“Some people actually just sent in their offer without looking at the apartment too because there are so many people who are in desperate need of rental units,” said Punjabi. “There’s just not enough.”

The Canada Mortgage and Housing Corp. has projected that the country needs to build 3.5 million additional homes beyond what’s planned before the market reaches some semblance of affordability.

It also calculated that the annual pace of housing starts — when construction begins on a home — edged down one per cent in August to 252,787 units compared with 255,232 in July.

Despite the nudge down, Rishi Sondhi, an economist with TD Bank Group, said it has been a strong year for starts because the industry is responding to elevated prices by building at a robust pace.

But between population growth and rising interest rates, he said, “supply is struggling to keep up with demand” and that’s bound to weigh on renters for quite some time.

“In the short term, it would be unrealistic to expect too much of a reprieve simply because population growth is likely to remain strong through the duration of this year — and that’s really one of the big fundamental drivers,” he said.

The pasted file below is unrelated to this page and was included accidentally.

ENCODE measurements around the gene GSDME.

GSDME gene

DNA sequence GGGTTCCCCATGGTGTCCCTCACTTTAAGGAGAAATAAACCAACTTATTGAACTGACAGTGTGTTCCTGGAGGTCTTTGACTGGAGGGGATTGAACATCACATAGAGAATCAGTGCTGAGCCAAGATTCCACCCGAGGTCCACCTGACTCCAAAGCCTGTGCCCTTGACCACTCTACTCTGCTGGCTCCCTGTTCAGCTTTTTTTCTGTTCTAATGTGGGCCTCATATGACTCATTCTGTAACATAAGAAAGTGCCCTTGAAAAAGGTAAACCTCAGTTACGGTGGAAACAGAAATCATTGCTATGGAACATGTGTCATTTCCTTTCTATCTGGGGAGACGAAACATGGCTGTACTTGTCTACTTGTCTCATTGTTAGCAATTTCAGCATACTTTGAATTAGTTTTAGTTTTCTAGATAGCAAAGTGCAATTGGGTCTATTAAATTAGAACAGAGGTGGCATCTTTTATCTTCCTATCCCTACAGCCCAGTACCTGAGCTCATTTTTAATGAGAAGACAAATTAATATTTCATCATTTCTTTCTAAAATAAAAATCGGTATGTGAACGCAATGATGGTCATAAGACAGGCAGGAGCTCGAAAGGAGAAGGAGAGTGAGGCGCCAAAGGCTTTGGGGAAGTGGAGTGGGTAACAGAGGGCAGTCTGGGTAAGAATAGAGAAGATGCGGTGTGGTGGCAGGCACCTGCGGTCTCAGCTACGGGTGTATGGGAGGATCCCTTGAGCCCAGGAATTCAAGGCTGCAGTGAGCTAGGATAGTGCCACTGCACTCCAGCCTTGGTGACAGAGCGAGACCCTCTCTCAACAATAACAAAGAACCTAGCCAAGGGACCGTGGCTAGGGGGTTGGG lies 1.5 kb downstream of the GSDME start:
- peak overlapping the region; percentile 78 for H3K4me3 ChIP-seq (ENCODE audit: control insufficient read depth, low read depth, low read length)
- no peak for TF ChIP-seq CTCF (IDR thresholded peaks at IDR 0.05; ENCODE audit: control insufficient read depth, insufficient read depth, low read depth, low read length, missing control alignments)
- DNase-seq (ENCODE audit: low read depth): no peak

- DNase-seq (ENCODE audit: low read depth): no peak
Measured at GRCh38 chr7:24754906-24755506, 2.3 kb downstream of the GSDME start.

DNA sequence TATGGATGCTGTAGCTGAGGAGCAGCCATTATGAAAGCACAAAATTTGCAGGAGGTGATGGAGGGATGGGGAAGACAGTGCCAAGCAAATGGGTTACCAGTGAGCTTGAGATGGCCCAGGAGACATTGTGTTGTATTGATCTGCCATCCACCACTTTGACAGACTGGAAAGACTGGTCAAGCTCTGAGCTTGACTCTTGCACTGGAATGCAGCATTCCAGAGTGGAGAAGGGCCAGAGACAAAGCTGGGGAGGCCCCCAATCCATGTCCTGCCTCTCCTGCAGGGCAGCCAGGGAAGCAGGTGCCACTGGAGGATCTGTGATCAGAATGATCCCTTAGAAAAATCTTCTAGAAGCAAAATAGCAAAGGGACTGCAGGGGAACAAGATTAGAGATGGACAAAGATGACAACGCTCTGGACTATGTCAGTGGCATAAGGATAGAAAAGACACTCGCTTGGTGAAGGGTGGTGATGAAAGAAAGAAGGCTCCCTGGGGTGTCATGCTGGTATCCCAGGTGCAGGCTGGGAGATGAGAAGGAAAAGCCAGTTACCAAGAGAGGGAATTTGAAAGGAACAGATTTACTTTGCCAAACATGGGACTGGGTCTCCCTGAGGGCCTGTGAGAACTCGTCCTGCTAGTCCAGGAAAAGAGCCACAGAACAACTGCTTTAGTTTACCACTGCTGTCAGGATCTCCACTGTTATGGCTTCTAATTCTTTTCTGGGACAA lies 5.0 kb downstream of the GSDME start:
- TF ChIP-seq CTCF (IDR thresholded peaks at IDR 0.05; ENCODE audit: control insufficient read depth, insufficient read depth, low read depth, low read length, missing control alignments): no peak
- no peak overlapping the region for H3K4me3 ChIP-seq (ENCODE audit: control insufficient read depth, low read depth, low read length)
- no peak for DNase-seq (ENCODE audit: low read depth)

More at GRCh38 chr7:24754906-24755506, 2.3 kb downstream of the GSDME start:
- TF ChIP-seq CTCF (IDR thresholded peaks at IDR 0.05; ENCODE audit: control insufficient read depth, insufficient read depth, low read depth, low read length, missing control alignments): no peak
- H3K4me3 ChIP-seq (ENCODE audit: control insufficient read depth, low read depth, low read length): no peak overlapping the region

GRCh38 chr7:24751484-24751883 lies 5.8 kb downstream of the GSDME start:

“In addition, it’s unlikely to expect affordability in the ownership market to improve too much either because we think the Bank of Canada (key rate) is going to be on hold for the remainder of the year, but there is some risk that they take rates even higher, especially if inflation doesn’t co-operate.”

For renters like Giesinger that message puts even more pressure on her to settle on a place soon.

“Now I’m scrambling to find the money for a deposit and we’re still never really sure like what kind of place we’re going to get,” she said.

“And when you’re battling dozens of other people for a rental it can be super stressful.”

This report by The Canadian Press was first published Sept. 24, 2023.

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UCP asks Albertans to consider an Alberta Pension Plan

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News release from the United Conservative party

The Government of Alberta is starting a public engagement to discuss the possibility of creating an Alberta Pension Plan.
You might be wondering, what’s in it for you? Learn more by watching the short video below:

The government is eager to hear your views. To find more information, and participate in a survey, tap the button below.


Albertans deserve a pension plan that reflects their hard work and earnings, and it is up to Albertans to decide which pension plan that is.
-Your UCP Team